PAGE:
What is hydro energy?

Hydro energy uses the force of moving water to create electricity.

What can hydro energy be used for?

Hydro energy has been harnessed for several centuries to drive water wheels and mills for various agricultural and industrial uses. Since the late 19th century, it has also been widely used for electricity generation. There are three main hydro-electric energy technologies:

  1. Storage systems – water is stored in a dam or reservoir and released to allow falling or flowing water to drive turbines and generate electricity.
  2. Pumped storage systems – excess electricity generated by storage systems is used to pump water to a higher storage point so it is available for electricity generation at a later time.
  3. Run-of-river systems – the natural and consistent flow of rivers is used to produce electricity. These systems typically have a lower environmental impact than dammed systems.

Large-scale hydro-electric facilities typically use storage or pumped storage systems. Small-scale hydro-electric facilities more commonly use run-of-river systems which require less water.

Hydro-electricity is capable of rapidly providing power on demand. It is the most established renewable energy technology in NSW. Production varies depending on annual rainfall and water availability, and large storage systems may have significant local environmental impacts.

Are there hydro resources in NSW?

NSW has generated hydro-electricity for more than 75 years. In addition to the existing large- and small-scale power stations, our extensive river systems have good potential for the development of additional small-scale hydro-electric facilities. Mountain ranges in the eastern parts of the state provide regions of high water flow due to abundant rainfall and steep slopes for water to travel down. Many smaller river systems have excellent potential for small-scale run-of-river hydro-electric systems, particularly those with existing infrastructure such as small dams or weirs. Water or sewage treatment plants and water supply pipelines also have excellent potential for small-scale hydro systems.Tumut 3 Power Station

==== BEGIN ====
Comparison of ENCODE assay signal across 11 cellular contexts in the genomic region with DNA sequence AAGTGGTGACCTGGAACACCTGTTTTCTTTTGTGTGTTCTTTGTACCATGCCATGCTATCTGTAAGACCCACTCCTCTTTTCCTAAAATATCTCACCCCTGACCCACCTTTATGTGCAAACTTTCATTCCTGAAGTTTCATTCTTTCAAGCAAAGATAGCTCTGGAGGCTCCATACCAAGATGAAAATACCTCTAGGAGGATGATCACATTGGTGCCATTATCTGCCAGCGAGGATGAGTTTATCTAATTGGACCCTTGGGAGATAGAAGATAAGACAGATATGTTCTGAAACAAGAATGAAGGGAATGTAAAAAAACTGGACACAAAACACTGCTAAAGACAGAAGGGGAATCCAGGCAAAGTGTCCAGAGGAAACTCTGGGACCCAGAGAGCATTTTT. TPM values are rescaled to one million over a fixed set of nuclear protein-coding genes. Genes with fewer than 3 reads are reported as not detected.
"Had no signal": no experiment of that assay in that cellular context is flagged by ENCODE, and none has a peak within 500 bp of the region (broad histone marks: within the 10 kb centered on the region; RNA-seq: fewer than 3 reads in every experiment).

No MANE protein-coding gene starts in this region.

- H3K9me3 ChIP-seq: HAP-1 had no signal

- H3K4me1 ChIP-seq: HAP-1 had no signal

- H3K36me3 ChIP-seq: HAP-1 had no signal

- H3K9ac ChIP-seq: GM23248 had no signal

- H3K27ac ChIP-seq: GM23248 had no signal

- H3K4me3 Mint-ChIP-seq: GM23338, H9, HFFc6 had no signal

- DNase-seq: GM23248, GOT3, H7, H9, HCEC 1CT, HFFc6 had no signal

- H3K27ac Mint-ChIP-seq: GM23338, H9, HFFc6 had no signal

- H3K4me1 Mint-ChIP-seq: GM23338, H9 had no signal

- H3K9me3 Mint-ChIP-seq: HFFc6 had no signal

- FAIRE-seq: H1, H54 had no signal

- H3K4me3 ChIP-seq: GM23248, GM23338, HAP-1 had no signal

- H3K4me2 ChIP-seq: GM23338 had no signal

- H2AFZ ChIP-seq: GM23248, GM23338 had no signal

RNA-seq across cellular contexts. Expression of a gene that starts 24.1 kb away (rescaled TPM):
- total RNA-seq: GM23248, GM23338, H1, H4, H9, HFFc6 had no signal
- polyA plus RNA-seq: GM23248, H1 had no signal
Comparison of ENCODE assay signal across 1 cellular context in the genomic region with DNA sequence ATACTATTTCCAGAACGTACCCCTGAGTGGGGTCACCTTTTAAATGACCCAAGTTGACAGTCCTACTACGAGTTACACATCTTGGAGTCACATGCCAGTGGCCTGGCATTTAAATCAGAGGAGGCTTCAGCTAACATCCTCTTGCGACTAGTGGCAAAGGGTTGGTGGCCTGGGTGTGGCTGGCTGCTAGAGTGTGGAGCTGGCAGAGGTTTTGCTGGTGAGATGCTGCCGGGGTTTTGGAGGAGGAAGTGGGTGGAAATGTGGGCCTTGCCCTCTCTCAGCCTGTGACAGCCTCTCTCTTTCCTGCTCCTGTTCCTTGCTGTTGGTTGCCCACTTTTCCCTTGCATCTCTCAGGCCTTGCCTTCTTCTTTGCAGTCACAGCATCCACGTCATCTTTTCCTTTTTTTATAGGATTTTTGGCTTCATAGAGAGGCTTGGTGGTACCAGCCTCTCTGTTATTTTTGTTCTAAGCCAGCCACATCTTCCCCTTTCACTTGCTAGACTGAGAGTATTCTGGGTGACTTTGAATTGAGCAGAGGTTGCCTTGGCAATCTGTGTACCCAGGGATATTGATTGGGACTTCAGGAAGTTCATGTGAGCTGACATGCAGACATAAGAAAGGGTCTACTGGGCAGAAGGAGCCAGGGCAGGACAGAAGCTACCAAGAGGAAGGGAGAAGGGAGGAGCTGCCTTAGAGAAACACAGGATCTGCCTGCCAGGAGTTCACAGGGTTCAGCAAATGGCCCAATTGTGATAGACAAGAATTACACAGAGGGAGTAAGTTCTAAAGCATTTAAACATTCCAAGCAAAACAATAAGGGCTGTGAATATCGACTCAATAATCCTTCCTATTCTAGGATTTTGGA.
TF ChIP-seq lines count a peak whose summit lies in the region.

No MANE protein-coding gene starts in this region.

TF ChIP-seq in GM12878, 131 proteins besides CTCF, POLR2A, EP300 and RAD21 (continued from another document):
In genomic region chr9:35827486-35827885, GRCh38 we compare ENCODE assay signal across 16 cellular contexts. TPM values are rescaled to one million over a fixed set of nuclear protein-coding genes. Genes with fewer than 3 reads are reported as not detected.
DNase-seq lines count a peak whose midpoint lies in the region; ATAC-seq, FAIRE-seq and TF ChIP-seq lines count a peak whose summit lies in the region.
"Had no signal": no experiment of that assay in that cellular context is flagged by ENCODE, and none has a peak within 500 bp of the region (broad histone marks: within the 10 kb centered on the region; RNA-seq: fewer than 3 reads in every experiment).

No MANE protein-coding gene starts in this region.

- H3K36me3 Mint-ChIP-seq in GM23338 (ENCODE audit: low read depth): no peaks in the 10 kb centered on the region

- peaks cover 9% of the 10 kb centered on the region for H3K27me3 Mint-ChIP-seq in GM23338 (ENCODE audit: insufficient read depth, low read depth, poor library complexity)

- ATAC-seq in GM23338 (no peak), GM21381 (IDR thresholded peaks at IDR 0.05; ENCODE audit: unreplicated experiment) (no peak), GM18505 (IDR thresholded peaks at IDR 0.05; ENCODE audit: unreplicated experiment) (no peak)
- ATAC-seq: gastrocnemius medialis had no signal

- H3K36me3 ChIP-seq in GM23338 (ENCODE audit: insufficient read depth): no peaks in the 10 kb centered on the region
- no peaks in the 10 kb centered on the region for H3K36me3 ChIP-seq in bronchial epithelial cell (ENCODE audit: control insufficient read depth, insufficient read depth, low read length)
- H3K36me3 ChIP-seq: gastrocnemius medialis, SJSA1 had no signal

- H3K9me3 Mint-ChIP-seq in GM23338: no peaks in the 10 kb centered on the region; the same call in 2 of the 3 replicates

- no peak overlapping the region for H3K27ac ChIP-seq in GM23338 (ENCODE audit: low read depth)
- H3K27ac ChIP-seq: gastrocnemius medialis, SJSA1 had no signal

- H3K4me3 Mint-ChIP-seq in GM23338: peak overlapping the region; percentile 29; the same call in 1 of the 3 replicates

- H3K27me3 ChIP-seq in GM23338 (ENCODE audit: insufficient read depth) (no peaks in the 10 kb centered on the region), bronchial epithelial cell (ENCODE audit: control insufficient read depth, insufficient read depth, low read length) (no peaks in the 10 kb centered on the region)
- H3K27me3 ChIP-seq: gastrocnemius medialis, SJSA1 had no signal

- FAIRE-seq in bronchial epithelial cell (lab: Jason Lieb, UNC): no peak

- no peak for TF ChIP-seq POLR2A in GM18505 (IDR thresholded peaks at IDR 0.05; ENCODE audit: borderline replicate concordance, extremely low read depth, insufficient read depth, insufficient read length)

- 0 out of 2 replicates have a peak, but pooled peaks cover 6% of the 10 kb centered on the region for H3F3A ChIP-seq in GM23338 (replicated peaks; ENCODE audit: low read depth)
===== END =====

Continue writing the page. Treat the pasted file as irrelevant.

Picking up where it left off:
Tumut 3 Power Station, the largest in the Snowy Mountains Hydro-electric Scheme. Photo courtesy of Snowy Hydro Limited.

How is hydro energy used in NSW?

Currently, there are 36 operating hydro-electric power facilities in NSW. The Snowy Mountains Hydro-electric Scheme, constructed between 1949 and 1974, is the largest hydro scheme in Australia. It has a 4200 MW capacity and accounted for 4.5% of total electricity generated in NSW in 2015. Small-scale hydro-electric generation accounted for 0.9% of total electricity generated in NSW (including ACT) in 2015. It has recently become more popular and cost-competitive than large-scale hydro due to lower construction and maintenance costs, as well as lower environmental impacts and water requirements. Small-scale hydro-electric facilities have been installed in wastewater treatment plants and water transfer pipelines across the state.

What is the future of hydro energy in NSW?

Most potential sites for large-scale hydro-electric energy have either been developed or excluded based on environmental or social factors. However, as technology improves, existing hydro-electric power stations may be updated or refurbished to increase efficiency and reduce environmental impacts.

The development of small-scale hydro-electric energy facilities, particularly using run-of-river technologies, and upgrading of existing facilities will be extremely important for future growth in the hydro industry.



the amount of energy generated for any length of time. This map indicates capacity as a megawatt (MW).


the ability to do ‘work’ or to ‘make something happen’. It can exist in different forms, such as thermal (heat), kinetic, electrical, chemical and potential (stored). Energy is measured in joules (J).

direct employment

fulltime equivalent of employment hours (FTE)

megawatt (MW)

one MW = one million (1 000 000) watts


the movement of electricity along transmission lines once it leaves the power station


a measure of the flow rate of electricity, equivalent to one joule of energy per second. One joule is the internationally recognised unit for measuring energy of all types.

For further information
Geological Survey of New South Wales
+61 (0)2 4931 6666
+61 (0)2 4931 6700
PO Box 344, Hunter Region Mail Centre NSW 2310
Geoscience Information Map